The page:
New details of the legal grounds that could have cast doubt on the Lockerbie bomber's conviction have been disclosed, according to a newspaper report.
The six grounds for referral back to the appeal court are contained in a document by the Scottish Criminal Cases Review Commission (SCCRC), the body which investigates potential miscarriages of justice, with extracts printed in the Herald newspaper.
The Scottish Government has brought forward legislation to bring about the publication of the full report but data protection rules still bar its formal publication.
On claims the verdict was unreasonable, the SCCRC report quoted in the Herald states: "The commission has reached the view that the trial court's verdict is at least arguably one which no reasonable court, properly directed, could have returned."
The six grounds for referral were previously published by the SCCRC in summary. Four of the reasons refer to undisclosed evidence from the Crown to Abdelbaset al-Megrahi's defence team.
Those grounds cover evidence about a positive identification of Megrahi by Tony Gauci, a Maltese shopkeeper who said he sold clothes to a Libyan man. The clothes were linked to a suitcase loaded onto the plane, which was then linked to the bomb and eventually to Megrahi.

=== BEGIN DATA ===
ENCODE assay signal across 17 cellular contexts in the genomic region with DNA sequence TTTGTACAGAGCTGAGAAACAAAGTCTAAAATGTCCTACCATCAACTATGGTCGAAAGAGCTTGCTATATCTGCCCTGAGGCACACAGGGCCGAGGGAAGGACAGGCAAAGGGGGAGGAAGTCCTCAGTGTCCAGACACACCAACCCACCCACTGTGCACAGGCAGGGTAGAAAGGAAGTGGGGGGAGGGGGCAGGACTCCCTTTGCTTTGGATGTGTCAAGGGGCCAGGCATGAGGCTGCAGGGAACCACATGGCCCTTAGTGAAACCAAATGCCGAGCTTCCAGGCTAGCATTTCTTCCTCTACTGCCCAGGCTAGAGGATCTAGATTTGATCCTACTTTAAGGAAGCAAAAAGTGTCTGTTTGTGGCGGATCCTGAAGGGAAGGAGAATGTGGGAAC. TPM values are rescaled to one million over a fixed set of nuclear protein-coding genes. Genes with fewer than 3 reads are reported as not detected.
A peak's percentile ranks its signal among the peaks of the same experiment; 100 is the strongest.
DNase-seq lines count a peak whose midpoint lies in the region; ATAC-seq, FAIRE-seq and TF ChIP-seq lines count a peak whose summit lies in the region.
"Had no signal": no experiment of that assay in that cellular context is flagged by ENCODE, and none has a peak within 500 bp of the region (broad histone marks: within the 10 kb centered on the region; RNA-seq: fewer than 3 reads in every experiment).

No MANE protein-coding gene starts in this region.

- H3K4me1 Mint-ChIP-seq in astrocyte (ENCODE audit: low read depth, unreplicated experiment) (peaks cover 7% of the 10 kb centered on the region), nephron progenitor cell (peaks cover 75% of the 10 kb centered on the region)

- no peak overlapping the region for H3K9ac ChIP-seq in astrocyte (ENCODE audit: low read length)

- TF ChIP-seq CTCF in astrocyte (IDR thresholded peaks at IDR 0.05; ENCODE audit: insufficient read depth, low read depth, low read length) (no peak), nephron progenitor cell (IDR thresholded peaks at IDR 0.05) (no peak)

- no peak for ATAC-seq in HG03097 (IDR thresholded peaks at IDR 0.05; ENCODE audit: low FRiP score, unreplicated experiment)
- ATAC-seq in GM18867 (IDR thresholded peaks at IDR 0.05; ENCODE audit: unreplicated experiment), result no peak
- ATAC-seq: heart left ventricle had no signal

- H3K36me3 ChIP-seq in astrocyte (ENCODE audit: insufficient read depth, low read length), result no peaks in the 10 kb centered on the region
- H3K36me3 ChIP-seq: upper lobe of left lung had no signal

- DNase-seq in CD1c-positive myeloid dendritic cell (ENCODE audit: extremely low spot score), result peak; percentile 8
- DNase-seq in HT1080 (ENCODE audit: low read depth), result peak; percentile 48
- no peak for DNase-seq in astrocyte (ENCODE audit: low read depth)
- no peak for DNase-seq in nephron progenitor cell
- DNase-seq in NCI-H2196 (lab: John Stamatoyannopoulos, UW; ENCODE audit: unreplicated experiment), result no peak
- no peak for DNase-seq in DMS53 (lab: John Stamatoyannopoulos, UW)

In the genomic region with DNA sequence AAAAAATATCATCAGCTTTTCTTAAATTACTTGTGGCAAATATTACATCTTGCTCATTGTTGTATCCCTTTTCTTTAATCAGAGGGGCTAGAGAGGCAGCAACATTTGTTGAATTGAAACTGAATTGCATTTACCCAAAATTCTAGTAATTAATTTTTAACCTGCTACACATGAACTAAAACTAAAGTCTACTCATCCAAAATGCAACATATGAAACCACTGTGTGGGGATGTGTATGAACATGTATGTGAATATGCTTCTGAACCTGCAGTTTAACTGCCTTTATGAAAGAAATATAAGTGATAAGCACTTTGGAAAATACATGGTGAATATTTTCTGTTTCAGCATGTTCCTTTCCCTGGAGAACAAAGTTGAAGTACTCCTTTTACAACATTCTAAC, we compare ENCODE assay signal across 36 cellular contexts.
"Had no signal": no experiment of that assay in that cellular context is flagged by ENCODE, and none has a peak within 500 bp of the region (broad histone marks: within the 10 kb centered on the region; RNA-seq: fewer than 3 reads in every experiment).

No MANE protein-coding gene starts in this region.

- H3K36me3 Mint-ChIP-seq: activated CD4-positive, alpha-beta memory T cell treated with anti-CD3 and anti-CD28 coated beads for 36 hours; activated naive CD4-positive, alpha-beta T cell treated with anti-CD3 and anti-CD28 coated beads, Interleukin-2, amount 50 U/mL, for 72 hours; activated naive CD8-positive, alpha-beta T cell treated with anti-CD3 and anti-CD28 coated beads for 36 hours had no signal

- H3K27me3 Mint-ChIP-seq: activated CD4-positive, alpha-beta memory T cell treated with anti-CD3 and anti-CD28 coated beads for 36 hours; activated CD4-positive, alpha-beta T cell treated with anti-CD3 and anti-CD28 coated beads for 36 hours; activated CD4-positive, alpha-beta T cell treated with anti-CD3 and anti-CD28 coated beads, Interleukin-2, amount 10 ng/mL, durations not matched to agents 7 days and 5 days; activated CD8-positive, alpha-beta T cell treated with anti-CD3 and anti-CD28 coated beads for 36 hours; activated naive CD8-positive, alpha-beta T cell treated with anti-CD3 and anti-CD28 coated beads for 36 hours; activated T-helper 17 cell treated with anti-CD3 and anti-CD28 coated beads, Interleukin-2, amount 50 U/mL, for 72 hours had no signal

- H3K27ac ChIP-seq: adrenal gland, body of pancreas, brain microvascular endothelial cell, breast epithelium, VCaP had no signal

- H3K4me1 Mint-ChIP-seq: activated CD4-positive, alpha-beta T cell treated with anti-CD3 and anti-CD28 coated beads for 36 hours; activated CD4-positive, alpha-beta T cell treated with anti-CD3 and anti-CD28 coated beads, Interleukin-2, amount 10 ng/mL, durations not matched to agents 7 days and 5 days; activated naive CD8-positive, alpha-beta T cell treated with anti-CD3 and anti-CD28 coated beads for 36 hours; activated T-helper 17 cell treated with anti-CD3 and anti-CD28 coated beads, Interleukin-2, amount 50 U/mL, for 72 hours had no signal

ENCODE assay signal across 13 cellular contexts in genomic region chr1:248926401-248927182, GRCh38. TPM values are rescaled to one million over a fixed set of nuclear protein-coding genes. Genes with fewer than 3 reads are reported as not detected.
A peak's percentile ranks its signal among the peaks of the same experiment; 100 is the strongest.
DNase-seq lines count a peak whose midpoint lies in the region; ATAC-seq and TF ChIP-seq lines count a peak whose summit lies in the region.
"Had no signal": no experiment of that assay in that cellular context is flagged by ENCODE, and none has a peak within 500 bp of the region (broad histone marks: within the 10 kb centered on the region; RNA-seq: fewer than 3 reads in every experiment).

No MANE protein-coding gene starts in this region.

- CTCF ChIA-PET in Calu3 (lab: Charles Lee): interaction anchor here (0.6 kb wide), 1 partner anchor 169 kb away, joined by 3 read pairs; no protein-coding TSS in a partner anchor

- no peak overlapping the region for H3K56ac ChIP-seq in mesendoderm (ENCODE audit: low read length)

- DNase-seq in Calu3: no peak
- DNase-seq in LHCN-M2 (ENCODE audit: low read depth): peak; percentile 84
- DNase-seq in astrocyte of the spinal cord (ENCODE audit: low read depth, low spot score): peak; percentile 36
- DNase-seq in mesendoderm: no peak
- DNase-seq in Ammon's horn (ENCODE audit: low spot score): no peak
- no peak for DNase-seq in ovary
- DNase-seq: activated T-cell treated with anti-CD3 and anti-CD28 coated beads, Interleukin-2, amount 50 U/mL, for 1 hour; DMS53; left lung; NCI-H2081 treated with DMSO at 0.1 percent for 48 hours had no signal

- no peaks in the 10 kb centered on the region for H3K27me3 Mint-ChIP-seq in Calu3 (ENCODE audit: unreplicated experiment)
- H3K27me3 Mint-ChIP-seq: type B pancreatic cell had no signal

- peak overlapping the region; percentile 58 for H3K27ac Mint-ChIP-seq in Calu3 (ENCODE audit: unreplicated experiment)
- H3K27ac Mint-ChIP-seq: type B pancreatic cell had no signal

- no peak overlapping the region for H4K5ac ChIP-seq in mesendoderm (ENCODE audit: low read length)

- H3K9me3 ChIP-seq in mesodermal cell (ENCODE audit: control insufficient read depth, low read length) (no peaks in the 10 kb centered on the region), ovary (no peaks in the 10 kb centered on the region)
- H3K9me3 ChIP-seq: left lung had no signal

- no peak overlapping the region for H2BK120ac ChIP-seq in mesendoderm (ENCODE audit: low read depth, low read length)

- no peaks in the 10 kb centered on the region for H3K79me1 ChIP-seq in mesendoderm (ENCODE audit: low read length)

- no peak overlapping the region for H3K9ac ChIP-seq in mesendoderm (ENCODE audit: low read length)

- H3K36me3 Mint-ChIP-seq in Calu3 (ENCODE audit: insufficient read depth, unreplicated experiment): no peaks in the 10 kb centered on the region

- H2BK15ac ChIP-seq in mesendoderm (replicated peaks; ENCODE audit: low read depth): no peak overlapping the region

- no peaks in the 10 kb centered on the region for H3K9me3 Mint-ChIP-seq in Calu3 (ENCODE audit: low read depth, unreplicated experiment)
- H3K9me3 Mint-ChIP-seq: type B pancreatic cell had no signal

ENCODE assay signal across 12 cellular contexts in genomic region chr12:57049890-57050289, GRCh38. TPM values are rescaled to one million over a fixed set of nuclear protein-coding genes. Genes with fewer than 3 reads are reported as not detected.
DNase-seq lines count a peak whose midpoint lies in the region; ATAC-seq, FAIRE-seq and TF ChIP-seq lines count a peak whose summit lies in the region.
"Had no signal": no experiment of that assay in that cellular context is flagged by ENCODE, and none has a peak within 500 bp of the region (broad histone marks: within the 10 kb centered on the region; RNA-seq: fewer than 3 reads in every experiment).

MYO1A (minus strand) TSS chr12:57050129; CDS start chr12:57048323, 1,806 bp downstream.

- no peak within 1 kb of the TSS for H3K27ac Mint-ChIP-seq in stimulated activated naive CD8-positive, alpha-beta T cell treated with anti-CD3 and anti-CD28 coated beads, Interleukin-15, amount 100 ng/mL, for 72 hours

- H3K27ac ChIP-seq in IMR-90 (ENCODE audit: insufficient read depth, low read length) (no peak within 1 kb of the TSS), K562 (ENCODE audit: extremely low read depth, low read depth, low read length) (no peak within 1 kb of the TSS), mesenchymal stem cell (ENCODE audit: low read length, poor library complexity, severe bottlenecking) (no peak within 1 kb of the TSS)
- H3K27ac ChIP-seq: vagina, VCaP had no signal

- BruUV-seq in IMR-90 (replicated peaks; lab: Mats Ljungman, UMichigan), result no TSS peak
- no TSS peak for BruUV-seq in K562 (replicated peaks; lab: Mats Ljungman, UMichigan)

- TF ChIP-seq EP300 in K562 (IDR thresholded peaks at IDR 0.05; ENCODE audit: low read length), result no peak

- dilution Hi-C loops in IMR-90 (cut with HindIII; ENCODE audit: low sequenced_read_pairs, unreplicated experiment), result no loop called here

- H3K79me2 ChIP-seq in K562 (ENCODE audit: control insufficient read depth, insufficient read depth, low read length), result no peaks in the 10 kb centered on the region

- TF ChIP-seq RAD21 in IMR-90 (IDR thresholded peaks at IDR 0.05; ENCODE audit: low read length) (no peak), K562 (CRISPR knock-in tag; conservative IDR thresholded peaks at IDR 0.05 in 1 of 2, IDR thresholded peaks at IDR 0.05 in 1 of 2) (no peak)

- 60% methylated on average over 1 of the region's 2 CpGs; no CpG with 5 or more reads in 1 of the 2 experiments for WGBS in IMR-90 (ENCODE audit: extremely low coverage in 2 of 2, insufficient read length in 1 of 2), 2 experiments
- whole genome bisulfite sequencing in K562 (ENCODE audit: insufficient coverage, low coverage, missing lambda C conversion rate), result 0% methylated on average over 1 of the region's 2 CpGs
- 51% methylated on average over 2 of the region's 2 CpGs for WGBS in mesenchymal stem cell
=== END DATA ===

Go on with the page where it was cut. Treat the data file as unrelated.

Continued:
The SCCRC raised concerns that evidence suggesting Mr Gauci had seen a magazine article linking Megrahi to the bomb was not passed to the defence.
Contradictions about the day Megrahi was said to have bought the clothes were also highlighted. The court was told the purchase was on December 7 but the SCCRC said Mr Gauci also thought it might have been November 29.
"In the commission's view, by withholding this information the Crown deprived the defence of the opportunity to take such steps as it might have deemed necessary," the report in the Herald adds.
Also of concern to the SCCRC was undisclosed evidence about Mr Gauci's interest in rewards. A fifth reason covered "secret" intelligence documents not seen by Megrahi's legal team while the sixth referred to new evidence on the date of clothes purchased in Malta.